Although we are becoming increasingly reliant on CT scans for diagnosis, plain old radiographs still have their place. This is especially true in pelvic imaging after trauma.
The most common pelvic radiograph obtained is the supine A-P view taken during trauma resuscitation. This image gives a quick and dirty look at the entire pelvis, from iliac crest to ischial tuberosity. The main areas of interest are the pubic symphysis and the SI joints, so if some of the periphery is cut off a repeat is not necessary prior to CT scan. This image helps predict the need for blood and pelvic compression devices.
If fractures are present, the orthopedic surgeons will generally request additional views in addition to the CT scan. The scan gives excellent detail, but the axial image slices are still not as good as a plain old radiograph in many cases.
Inlet and outlet views are used to get a better look at the pelvic ring. The inlet view opens the ring up into a big circle (or oval) and allows identification of fractures of the sacrum or displacement of the SI joints, as well as changes in the pubic symphysis. The outlet view shows any vertical displacements through the sacrum or SI joints well, and gives a better appreciation of some pubic fractures.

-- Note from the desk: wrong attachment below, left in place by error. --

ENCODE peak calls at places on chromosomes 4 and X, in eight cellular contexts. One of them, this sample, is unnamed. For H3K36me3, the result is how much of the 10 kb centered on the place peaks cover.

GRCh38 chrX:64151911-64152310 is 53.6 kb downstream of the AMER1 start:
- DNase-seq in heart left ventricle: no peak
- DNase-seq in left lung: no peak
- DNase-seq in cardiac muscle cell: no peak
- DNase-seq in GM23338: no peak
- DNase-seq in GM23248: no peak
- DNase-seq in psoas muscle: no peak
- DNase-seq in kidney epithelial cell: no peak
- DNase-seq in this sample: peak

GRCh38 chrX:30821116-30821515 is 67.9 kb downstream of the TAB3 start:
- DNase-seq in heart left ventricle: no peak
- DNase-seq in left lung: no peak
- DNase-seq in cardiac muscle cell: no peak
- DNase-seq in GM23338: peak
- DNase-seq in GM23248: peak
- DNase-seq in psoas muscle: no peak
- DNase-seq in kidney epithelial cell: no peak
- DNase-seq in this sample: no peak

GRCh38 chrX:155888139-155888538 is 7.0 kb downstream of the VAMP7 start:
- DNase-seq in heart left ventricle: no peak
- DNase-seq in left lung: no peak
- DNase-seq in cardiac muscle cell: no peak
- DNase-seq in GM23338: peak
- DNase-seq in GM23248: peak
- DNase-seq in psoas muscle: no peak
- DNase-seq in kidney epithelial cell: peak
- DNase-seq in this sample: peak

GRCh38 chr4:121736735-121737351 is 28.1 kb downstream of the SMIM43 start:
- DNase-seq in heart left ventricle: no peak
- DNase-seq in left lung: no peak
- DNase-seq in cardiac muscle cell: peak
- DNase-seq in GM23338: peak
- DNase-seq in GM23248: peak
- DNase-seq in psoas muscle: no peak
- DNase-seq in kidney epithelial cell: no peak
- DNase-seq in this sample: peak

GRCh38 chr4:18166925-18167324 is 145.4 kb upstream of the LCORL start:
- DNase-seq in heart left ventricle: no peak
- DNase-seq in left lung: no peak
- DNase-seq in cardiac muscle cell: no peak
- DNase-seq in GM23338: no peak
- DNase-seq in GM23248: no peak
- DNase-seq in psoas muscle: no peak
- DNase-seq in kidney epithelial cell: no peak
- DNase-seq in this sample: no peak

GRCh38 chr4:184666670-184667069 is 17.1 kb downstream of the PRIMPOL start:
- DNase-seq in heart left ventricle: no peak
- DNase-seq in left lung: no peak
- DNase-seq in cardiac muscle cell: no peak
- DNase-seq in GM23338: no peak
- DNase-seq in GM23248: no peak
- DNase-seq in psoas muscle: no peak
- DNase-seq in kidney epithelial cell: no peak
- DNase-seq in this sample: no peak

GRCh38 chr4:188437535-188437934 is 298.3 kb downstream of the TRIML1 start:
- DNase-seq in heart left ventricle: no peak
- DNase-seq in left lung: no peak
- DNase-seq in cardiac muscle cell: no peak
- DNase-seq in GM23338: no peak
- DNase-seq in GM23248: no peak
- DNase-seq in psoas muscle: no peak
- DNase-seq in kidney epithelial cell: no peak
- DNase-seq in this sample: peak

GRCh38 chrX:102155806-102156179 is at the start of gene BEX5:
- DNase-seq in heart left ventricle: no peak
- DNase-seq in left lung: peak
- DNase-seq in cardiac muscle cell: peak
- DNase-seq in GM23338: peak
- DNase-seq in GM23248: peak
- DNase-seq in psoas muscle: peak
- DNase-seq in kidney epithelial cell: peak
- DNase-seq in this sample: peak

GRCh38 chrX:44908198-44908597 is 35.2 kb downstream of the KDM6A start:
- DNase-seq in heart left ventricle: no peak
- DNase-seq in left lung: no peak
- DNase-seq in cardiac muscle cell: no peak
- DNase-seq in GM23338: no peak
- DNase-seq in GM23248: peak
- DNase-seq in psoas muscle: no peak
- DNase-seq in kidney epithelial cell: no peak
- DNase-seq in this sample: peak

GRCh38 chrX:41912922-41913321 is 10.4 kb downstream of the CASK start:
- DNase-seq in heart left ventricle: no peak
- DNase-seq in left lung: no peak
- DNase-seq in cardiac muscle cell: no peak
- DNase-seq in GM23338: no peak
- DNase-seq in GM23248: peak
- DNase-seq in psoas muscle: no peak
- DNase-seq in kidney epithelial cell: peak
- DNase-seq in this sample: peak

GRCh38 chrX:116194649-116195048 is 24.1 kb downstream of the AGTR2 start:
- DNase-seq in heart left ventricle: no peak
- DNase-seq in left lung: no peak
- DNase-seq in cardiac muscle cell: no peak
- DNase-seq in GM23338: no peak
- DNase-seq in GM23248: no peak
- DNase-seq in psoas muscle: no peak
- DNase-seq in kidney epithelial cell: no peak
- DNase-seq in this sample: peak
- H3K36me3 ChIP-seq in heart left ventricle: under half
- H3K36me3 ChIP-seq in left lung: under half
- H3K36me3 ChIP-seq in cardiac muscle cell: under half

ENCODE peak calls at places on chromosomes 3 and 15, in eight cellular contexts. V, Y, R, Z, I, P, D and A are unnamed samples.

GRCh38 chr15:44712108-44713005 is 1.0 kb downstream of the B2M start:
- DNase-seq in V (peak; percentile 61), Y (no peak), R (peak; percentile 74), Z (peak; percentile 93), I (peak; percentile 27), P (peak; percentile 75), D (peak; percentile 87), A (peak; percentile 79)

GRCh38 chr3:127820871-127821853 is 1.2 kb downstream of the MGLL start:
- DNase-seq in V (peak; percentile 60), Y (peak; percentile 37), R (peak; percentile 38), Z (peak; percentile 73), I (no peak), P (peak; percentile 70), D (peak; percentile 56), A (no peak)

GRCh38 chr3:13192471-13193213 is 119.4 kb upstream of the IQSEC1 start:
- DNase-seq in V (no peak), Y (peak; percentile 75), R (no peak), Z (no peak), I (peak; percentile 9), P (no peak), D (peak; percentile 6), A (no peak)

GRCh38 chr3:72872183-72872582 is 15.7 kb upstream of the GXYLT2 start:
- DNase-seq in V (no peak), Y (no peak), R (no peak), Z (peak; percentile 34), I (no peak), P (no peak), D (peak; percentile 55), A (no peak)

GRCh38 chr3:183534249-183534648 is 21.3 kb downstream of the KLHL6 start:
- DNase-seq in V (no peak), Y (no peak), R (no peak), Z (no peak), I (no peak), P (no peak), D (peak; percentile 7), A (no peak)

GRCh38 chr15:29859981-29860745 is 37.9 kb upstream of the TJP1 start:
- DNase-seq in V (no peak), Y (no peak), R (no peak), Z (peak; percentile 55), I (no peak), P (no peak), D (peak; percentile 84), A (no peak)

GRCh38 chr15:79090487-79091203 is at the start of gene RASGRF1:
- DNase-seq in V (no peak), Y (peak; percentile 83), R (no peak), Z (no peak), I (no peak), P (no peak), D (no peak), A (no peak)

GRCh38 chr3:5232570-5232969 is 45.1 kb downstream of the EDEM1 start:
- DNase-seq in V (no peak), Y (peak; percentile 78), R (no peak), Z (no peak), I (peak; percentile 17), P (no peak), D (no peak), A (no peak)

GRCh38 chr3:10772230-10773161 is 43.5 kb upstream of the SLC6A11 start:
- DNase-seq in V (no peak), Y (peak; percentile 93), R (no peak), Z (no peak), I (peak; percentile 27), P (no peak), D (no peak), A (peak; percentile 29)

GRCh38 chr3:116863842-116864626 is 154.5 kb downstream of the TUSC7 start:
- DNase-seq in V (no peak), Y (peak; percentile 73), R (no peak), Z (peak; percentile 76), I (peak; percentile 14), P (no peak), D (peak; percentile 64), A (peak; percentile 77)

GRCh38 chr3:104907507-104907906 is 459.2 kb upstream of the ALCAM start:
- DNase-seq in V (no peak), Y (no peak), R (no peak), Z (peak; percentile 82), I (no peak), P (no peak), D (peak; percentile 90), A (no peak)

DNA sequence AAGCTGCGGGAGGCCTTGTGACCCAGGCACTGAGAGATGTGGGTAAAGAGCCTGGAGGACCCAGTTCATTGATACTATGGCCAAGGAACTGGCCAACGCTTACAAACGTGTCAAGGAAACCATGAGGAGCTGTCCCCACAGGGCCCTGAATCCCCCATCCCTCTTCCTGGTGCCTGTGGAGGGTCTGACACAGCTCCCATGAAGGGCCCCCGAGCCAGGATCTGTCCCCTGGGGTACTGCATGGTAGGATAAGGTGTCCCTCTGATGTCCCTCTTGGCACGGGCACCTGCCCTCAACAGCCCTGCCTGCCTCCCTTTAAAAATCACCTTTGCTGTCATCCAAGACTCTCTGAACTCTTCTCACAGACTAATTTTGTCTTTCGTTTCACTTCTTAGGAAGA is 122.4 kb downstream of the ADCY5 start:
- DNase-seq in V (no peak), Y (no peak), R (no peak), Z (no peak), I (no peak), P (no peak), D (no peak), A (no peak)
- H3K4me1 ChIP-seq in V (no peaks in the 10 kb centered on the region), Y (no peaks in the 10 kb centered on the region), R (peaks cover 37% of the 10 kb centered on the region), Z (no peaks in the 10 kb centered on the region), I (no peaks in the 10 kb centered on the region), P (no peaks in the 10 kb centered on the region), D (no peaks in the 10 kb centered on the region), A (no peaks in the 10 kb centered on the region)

Judet views help demonstrate acetabular fractures by lining up the iliac wing with the xray tube. They can give additional information that the orthopedists use for determining operative or nonoperative management.
Rule of thumb: For major trauma patients, obtain an A-P pelvis radiograph if indicated by mechanism of injury or physical exam. Perform CT scan of the abdomen and pelvis if indicated. If a pelvic ring fracture is identified, obtain inlet and outlet radiographs before calling your orthopedic surgeon. If an acetabular fracture is seen, obtain Judet views before calling.
Fractures of the posterior pelvis are notorious for their potential to bleed. Here are some tips to use if you encounter a trauma patient with an unstable pelvis and want to slow down the bleeding in the ED.
First, figure out what type of pelvic fracture it is. You will probably be able to do this using physical exam and a simple A-P radiograph. Push down hard on the anterior superior iliac spines to see if the pelvis moves. If so, the patient has an anterior-posterior compression type fracture, and you will likely see diastasis of the pubic bones on the xray. These are amenable to compression maneuvers discussed here.
If the pelvis collapses with lateral compression of the iliac wings, then the patient has a lateral compression fracture and compression maneuvers should not be used. Similarly, if a vertical shear is seen on the xray, do not use compression maneuvers.